Over the past few years I have gotten to know Ray, he has written several op-ed articles for us, and about once a year we catch up with him in an on the record interview. What prompted this interview was seeing an announcement that he and his firm are now offering flat fee defense representation in patent litigation matters. Ray Niro defending a patent infringement case? I have to admit I didn’t realize he did defense work, so I wanted to talk to him about this new business model. He agreed.
In order to discussing his defense activities, we also discussed the failure of patent reform, the inevitable future patent reform efforts that are now a permanent feature of political activity in Washington, DC, and the recent Supreme Court patent decisions from the October 2013 term.
It’s tough to describe what access to the Internet has meant to our contemporary society, especially in terms of technological progress in our country and across the world. It can easily be said that the spread of Internet-based technologies has revolutionized our society and brought about the birth of what many consider to be the Information Age. Free and open access to a wide array of informational resources and software application through the Internet is now widely used in corporate, governmental and private individual situations to connect people and organizations to valuable communication networks.
It’s this incredible value intrinsic to the Internet that has been central to the debate over net neutrality. What was a fairly esoteric term just a few months ago has lately jumped to the forefront of the American political debate, thanks to newly proposed regulations set forward by the U.S. Federal Communications Commission (FCC). Just several days ago Tech Crunch reported that the FCC had received some 647,000 comments relating to its activities associated with net neutrality, a staggering sum. And thanks to glitches with the comment system, the announced yesterday that it would be extending the deadline to provide comments until midnight on Friday, July 18.
With all this in mind we wanted to take some time to look at this issue, which could affect all users of the Internet, from various angles to give our readers an opportunity to gain a clearer understanding of what’s at stake. At the core of the debate is government oversight of private Internet networks, and whether free access to all online resources is a basic right of all Internet users.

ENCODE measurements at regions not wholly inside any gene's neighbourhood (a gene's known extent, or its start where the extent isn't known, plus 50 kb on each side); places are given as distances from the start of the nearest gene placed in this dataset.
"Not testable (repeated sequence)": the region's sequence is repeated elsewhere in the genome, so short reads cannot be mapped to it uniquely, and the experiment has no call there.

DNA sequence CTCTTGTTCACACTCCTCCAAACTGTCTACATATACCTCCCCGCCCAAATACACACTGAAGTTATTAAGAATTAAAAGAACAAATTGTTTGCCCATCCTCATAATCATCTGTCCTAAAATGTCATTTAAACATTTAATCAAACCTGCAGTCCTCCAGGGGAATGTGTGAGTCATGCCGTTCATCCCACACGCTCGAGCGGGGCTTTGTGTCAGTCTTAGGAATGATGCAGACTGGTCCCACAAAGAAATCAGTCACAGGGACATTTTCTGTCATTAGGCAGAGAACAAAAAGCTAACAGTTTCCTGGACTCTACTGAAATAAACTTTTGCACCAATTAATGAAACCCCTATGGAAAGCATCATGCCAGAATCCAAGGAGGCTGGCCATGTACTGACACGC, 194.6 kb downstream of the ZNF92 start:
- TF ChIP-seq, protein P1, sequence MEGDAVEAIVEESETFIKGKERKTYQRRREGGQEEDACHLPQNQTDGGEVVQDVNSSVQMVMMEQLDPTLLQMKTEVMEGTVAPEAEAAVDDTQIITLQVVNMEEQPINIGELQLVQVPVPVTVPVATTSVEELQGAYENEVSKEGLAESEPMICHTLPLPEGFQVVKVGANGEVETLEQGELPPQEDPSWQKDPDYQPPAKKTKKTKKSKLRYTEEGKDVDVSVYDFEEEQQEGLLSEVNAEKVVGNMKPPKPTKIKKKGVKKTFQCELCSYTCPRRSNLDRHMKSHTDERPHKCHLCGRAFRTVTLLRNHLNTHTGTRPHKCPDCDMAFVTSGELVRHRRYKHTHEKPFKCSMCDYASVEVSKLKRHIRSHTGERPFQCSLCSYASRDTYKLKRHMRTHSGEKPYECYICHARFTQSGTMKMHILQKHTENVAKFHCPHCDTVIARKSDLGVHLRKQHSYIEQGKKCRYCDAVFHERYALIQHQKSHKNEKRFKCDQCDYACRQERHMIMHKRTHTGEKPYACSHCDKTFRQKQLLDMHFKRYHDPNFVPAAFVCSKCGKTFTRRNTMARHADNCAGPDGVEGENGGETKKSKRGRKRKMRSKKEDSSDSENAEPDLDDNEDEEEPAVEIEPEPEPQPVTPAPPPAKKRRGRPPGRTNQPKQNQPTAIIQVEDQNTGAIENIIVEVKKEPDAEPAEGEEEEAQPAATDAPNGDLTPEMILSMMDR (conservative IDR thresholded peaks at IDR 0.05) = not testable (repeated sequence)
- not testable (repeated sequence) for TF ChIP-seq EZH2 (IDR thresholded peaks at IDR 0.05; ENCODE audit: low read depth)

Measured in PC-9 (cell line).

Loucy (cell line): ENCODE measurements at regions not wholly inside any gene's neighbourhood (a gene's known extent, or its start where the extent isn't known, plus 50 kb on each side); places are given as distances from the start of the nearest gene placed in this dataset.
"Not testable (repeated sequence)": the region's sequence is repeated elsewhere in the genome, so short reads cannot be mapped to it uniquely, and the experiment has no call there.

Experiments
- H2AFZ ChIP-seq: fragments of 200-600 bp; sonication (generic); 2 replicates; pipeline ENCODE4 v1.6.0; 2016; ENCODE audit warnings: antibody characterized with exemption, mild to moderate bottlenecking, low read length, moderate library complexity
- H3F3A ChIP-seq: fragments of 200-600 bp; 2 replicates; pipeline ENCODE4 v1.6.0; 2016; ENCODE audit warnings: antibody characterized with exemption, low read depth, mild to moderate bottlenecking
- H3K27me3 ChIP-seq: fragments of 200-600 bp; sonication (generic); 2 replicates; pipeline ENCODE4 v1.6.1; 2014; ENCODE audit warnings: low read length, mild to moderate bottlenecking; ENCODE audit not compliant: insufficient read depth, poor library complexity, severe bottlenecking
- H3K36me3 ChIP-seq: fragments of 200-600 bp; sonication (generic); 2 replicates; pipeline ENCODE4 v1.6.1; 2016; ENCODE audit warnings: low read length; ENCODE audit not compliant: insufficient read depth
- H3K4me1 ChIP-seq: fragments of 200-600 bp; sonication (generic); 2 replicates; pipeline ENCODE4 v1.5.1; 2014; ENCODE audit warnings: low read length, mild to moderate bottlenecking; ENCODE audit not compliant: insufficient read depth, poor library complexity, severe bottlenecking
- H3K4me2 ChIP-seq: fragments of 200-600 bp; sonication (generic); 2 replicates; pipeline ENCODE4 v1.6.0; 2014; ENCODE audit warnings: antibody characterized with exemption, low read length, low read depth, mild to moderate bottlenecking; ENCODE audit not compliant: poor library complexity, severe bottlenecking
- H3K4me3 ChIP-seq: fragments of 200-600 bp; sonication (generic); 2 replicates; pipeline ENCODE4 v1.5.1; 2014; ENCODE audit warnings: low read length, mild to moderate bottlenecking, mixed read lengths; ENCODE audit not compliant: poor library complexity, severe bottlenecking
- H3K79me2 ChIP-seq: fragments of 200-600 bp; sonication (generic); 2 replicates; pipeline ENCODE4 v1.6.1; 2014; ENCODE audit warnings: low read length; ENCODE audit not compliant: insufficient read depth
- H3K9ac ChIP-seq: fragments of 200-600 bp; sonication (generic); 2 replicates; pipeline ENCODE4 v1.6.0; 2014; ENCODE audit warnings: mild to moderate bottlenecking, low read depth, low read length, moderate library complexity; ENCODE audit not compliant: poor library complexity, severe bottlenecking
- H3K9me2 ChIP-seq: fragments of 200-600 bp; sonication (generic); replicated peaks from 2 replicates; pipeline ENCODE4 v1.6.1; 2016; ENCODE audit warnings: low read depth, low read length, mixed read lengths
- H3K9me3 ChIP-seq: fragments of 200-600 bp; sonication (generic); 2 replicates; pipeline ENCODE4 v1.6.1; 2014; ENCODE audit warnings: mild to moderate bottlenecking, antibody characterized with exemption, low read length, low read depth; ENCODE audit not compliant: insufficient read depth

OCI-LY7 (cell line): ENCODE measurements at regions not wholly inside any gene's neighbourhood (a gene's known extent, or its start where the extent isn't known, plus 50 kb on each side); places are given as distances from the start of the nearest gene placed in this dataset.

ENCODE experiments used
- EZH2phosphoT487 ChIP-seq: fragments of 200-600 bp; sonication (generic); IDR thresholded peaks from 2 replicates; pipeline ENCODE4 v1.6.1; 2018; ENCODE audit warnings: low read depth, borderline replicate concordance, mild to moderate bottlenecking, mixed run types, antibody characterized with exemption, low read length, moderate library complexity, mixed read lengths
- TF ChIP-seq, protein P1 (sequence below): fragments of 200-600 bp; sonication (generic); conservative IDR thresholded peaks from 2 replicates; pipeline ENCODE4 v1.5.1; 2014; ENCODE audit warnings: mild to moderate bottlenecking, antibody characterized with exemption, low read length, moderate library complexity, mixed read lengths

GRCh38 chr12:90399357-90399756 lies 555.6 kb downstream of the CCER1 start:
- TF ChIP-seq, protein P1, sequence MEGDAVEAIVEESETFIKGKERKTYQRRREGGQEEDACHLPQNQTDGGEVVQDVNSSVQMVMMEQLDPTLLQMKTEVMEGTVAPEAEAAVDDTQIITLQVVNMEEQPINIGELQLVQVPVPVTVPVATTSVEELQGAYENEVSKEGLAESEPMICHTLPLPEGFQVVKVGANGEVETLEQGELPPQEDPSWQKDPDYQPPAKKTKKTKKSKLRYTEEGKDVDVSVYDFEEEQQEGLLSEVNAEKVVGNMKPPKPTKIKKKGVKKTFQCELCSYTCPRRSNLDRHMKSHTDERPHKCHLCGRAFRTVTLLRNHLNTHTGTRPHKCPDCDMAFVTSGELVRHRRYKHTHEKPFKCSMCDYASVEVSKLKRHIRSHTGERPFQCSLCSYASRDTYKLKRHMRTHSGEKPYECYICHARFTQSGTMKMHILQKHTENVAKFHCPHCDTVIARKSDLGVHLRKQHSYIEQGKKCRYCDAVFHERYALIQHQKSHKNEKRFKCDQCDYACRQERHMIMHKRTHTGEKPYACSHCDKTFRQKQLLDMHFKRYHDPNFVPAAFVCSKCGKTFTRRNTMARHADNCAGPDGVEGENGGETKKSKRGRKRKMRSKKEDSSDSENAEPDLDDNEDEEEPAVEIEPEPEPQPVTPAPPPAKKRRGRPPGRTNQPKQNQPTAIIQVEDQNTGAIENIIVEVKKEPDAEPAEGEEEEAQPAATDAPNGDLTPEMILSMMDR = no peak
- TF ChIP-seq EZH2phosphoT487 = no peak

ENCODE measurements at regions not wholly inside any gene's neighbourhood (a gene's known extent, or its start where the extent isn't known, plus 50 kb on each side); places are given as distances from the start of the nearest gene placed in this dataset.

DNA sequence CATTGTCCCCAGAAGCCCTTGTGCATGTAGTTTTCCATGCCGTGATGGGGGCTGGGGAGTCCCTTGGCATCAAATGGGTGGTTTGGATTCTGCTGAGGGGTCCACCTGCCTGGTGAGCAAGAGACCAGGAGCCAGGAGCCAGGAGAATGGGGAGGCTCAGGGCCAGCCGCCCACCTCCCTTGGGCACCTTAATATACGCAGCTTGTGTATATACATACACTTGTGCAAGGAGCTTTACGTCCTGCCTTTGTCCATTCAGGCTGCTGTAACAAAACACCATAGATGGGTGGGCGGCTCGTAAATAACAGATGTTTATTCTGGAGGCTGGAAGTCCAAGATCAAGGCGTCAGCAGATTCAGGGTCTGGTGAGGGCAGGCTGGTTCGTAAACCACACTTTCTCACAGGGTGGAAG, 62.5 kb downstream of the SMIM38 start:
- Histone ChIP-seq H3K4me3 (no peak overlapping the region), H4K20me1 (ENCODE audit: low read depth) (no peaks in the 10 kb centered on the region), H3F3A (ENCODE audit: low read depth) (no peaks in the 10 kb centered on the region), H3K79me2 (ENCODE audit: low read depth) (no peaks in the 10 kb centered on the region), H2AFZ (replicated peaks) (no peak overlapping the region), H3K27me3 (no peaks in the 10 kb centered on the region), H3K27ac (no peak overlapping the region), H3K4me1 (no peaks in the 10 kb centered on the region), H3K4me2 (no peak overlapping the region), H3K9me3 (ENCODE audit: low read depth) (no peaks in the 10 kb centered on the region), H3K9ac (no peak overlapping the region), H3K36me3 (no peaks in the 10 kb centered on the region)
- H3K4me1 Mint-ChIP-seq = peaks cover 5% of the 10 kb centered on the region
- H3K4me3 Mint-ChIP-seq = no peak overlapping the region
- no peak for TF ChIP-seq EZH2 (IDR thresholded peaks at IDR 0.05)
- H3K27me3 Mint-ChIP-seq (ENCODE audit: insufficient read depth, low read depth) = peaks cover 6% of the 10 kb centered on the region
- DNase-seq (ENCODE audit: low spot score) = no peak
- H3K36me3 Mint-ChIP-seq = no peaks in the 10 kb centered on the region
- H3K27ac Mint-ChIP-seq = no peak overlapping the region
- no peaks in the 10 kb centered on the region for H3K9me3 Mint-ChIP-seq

However, by far the worst paper at the conference was one entitled “Do University Patents Pay Off? Evidence from a Survey of University Inventors in Computer Science and Electrical Engineering” by Professor Brian Love at the Santa Clara University School of Law. I have just learned that this paper is soon to be published in the prestigious Yale Journal of Law & Technology. The paper supposedly made the case that “university patent programs earn a negative 3.5% rate of return on high-tech patents.” Professor Love explained that filing and licensing patents was a losing proposition for universities despite the recent $184 million jury verdict for Cornell against Hewlett-Packard and the $1.5 billion judgment for Carnegie Mellon University against Marvell Semiconductors.
There are three main reasons that the paper is a ridiculous example of how our universities are putting out “research” that is terribly shoddy, detached from the real world, and simply reinforces generally faulty assumptions about how the world works.
Without further ado, here is part 2 of my interview with Walker. To start reading from the beginning please see A Conversation with Priceline.com Founder Jay Walker.
WALKER: Let’s switch to the other side before we go to the theory. On the other side are users of patented technology, most of whom don’t know which patents they are using. They have no way to run the kind of sophisticated outlook to say, well, if I’m using patented technology how do I know what it is? I can’t read claim lines, which takes a federal judge to interpret whether I’m actually am infringing or not. It takes a whole Markman Hearing to figure that out. And on top of that when I try to look through the patents that are already issued as a way to learn they’re not written up in a user-friendly language, and I’m often advised by counsels not to do that.
Bad demand letters are a big problem for U.S. small businesses, costing them millions of dollars in settlement fees and legal costs annually. Patent trolls often operate through shell companies and these bad acting companies send form demand letters to hundreds or even thousands of small businesses at a time, claiming with little or no evidence that they are infringing on patents. These mass demand letters are often misleading and sometimes outright false. This type of activity has been characterized as “extortion-like” by the federal courts, and gives hard working innovators a bad name. See also Extortion Patent Style.
Earlier this year New York Attorney General Eric T. Schneiderman announced a groundbreaking settlement that sanctioned a patent troll that was engaged in abusive pre-litigation tactics by sending letters with the intent to deceive those receiving the demand letters, scaring them into settling. Additionally, recognizing the stakes involved, a dozen U.S. states have already enacted laws to curb extortionist demand letters, and 14 other states are actively considering such laws.